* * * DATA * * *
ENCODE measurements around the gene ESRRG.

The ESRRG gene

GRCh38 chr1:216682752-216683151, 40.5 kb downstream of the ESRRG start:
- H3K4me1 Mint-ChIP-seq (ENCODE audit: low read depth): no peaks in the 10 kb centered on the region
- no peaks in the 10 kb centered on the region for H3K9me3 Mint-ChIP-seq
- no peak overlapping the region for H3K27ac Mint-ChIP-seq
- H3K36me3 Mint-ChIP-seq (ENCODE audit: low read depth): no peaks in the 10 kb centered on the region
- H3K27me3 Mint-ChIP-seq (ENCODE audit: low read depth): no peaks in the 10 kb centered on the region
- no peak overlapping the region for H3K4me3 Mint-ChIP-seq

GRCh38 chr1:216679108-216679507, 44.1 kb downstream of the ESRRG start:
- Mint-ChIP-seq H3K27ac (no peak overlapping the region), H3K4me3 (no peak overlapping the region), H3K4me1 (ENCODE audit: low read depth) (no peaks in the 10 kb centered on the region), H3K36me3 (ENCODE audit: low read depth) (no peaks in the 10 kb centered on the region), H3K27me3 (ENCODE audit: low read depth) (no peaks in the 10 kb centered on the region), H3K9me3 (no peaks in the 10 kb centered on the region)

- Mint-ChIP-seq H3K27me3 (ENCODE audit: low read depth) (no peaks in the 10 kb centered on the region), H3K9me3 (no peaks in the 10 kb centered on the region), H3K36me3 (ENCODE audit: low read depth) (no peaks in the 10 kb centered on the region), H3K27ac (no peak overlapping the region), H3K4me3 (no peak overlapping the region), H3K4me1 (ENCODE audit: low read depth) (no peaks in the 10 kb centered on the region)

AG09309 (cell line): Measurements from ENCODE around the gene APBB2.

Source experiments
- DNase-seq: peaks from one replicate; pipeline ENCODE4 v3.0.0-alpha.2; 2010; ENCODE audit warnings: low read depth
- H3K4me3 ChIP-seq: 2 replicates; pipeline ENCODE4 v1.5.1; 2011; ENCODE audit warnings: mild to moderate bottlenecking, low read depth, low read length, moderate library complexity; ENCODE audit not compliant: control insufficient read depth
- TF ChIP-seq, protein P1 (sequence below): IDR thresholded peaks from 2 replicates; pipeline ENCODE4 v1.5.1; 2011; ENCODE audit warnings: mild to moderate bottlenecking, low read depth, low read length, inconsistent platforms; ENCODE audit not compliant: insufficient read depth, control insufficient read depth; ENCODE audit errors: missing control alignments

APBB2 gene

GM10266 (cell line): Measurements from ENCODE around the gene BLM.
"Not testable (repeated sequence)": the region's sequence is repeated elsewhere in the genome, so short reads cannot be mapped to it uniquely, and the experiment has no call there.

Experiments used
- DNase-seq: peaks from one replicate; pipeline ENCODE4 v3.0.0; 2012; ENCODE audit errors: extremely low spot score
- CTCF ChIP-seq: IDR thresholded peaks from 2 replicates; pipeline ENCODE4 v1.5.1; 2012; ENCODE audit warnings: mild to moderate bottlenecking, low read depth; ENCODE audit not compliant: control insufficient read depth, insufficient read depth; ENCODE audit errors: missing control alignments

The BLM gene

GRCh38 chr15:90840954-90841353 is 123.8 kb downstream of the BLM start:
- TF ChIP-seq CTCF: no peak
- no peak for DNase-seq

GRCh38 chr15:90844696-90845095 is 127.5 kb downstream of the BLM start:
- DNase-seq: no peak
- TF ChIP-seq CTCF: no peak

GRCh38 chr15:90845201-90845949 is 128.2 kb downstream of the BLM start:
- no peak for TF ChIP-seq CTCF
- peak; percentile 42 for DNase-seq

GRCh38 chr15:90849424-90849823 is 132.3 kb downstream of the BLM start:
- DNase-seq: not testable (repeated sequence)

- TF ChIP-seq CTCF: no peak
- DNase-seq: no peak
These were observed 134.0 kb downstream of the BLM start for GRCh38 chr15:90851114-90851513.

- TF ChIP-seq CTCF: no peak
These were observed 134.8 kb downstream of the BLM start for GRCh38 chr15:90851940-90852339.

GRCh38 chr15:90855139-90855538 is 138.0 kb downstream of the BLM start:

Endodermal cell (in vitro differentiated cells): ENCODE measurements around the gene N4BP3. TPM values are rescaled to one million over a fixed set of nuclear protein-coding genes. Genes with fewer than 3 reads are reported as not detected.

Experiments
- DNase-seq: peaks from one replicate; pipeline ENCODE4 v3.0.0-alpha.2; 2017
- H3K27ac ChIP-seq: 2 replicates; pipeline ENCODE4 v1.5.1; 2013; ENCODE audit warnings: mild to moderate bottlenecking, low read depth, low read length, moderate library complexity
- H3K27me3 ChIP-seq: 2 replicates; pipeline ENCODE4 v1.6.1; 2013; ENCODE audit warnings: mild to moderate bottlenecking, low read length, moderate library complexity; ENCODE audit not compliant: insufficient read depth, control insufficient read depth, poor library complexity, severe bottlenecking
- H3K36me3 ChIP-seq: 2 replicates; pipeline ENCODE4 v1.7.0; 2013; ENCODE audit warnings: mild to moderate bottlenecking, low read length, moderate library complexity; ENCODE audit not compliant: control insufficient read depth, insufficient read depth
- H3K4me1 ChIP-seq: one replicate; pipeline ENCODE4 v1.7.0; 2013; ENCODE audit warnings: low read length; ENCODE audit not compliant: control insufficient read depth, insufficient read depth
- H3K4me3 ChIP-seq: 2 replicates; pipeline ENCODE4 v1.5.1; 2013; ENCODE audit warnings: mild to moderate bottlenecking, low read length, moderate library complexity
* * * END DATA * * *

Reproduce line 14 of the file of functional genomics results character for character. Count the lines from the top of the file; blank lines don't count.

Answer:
Source experiments